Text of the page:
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Active Session History, (ASH) reports are one of my favorite when investigating a performance issue. The biggest challenge I think that faces many administrators is to know when to turn to an ASH report and how to use the report to diagnose an issue.
Today’s example is brought to us thanks to a Workload replay that should be a simple, but also, a clear step by step of when and why to use an ASH report.
In our EM12c environment, we note some high activity in a database and use Top Activity to view what’s going on:
As a DBA, I’m not a fan of pink, red, brown or worse, black, in my Top Activity. I’m displaying the information from the Top SQL and Top Sessions from just before 3pm and we can see that “Other” was the wait event that is shown to be most impacting in our Top SQL.
We can then double click on the highlighted Top SQL session to dig down a bit more into that unique SQL_ID.
Noting that this is an insert statement, I can then scan lower to see more detailed information about the SQL statement, waits and sessions involved:
The top wait is Buffer Exterminate and this wait event might not be familiar to everyone, but we’re going to work through this post to investigate the information provided from the ASH report to experience the type of impact this wait event has on the database.
You’ll notice that the SQL Details page offers you two reports that you can run- AWR SQL Report and the ASH Report. These reports can both be found in the $ORACLE_HOME/rdbms/admin directory.
AWR SQL_ID specific report is named awrsqrpt.sql and the ASH report is named ashrpt.sql if you’re interested in running them from the command line via SQLPlus instead of using EM12c.
We are going to choose to use the ASH report instead of the SQL_ID specific AWR report OR a full AWR report for a couple reasons:
Running an ASH report after clicking on the button is quite easy. Not only is the time pre-filled-
we also have the SQL_ID filter to give us more accurate information about this one SQL_ID. You can change the window for the beginning and end time if you’d like to extend it, but know that ASH is much more effective for smaller snapshots of time.
Once satisfied with the criteria for the report, click on Run Report and the HTML version of an ASH Report will display in short order.
The first thing to remember is that the report is generated by database node if you are in a RAC environment. The left hand Target Navigation will show you what target node the report has been sourced from:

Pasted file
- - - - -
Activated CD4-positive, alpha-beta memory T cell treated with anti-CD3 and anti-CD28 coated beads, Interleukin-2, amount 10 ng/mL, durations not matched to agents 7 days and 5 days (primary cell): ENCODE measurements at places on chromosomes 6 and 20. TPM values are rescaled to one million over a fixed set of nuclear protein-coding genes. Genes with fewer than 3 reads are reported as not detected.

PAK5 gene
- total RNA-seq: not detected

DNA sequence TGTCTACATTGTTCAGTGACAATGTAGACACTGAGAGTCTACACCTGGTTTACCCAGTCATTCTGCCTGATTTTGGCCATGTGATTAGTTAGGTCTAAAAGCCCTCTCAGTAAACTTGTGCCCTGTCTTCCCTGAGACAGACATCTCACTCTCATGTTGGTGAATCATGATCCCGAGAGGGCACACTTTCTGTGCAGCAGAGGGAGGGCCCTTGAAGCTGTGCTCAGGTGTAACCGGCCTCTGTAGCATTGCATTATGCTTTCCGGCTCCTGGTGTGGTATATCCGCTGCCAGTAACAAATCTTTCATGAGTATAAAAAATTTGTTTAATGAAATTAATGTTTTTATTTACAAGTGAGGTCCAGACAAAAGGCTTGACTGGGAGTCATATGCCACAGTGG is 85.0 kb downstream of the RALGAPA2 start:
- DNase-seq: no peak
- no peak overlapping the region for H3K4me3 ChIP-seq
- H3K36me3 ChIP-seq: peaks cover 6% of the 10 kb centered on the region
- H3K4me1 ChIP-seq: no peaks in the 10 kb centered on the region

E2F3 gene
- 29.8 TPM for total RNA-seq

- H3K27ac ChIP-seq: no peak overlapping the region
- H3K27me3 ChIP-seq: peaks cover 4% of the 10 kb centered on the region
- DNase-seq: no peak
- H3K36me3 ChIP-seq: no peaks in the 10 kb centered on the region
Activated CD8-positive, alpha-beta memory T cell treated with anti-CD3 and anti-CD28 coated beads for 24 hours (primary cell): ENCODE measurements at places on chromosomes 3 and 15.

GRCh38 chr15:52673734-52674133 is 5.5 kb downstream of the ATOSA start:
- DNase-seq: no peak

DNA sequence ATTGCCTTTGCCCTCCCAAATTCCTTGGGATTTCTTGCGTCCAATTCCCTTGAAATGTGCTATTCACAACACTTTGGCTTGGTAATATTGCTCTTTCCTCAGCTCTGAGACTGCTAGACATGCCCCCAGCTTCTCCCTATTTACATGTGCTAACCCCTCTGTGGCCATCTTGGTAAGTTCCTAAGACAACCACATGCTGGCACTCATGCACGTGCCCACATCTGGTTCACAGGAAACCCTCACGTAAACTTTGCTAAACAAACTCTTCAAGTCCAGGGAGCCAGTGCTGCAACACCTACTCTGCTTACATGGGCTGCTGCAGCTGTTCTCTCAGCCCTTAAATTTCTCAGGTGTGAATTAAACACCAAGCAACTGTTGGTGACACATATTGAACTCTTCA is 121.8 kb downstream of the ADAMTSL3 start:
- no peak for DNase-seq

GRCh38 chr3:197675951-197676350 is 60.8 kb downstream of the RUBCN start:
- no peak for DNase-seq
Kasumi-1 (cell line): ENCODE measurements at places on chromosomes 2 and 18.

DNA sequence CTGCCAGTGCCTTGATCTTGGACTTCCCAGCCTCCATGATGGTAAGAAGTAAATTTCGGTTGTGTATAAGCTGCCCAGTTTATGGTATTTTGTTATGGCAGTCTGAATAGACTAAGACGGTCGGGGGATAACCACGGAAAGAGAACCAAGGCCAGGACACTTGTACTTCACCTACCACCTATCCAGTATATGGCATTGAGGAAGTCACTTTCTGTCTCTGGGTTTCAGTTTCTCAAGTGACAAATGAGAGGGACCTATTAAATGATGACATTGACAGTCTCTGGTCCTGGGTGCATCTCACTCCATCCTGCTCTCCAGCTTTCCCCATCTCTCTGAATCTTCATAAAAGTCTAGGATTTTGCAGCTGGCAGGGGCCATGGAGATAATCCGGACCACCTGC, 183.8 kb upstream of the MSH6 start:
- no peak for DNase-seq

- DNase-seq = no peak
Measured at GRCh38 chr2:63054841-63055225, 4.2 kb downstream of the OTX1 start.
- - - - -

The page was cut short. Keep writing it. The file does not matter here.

The report starts out with basic information about the environment the report was run in:
The first section we jump to, which we almost always jump to, is the top wait events:
I find it difficult to spend much time on anything that comes up under 10%, (at least its a pretty good rule of thumb to follow…) but as you can see, we are showing over 86% of the event waits on buffer exterminate.
If we go down to the second section we go to most often, the top SQL, we’ll see more verification of this issue:
For SQL_ID 67sjxrgv720p4, we can see that over 86% is spent on the wait event buffer exterminate.
We can also view the sessions involved with this SQL_ID and if there were any Blocked Sessions, that is listed in its own section. No blocked sessions here, so we can go onto more important research.
Objects are most impacted by the waits for this statement are also displayed and if this had been part of a stored procedure of other internally stored code, this would have been shown, again, in it’s own section.
At the bottom of the report, we see what top waits happened in succession during the time we chose to examine the ASH samples:
As you can see, the samples are all about one minute each of an approximate five minute examination of the ASH sample time. We can see at the 3pm time, (just as was displayed in the Top Activity) the impact of the buffer exterminate wait, then the wait for CPU and cluster GC waits post the “hit”.
So what is Buffer Exterminate? A lot of folks like to refer to this as “SGA Thrashing”- sounds lovely, doesn’t it? The wait event happens when a database uses Automatic Memory Management, (AMM) and the MMON background process decides to shrink the buffer cache and reallocate the memory to other areas of the SGA after advice from the memory advisors. A lot of DBAs haven’t been sold on AMM yet and I have to admit, I’m one of them. I only use it in small, non-important databases and often avoid setting it for any OLTP environment. One thing to keep in mind though, I’m more often in the EM12c world these days vs. working with memory allocation issues in DB12c, so I don’t have the experience in DB12c and multi-tenant to give an educated review of AMM with the new version.. 🙂
The above ASH Report should be enough to let you know that this database is impacted by current AMM settings during resize, but if you need to provide more information, you can do this in two ways:
Here’s a simple query to start:
SELECT parameter, initial_size, target_size, start_time FROM v$memory_resize_ops WHERE initial_size > = 0 and final_size > = 0 ORDER BY parameter, start_time;
Another choice is to set DB_CACHE_ADVICE to off and then set the db_cache_size directly.
And that concludes an example of how and why you would use an ASH report to investigate an issue in Oracle. Have a great day and as always, do everything you can to be bulletproof!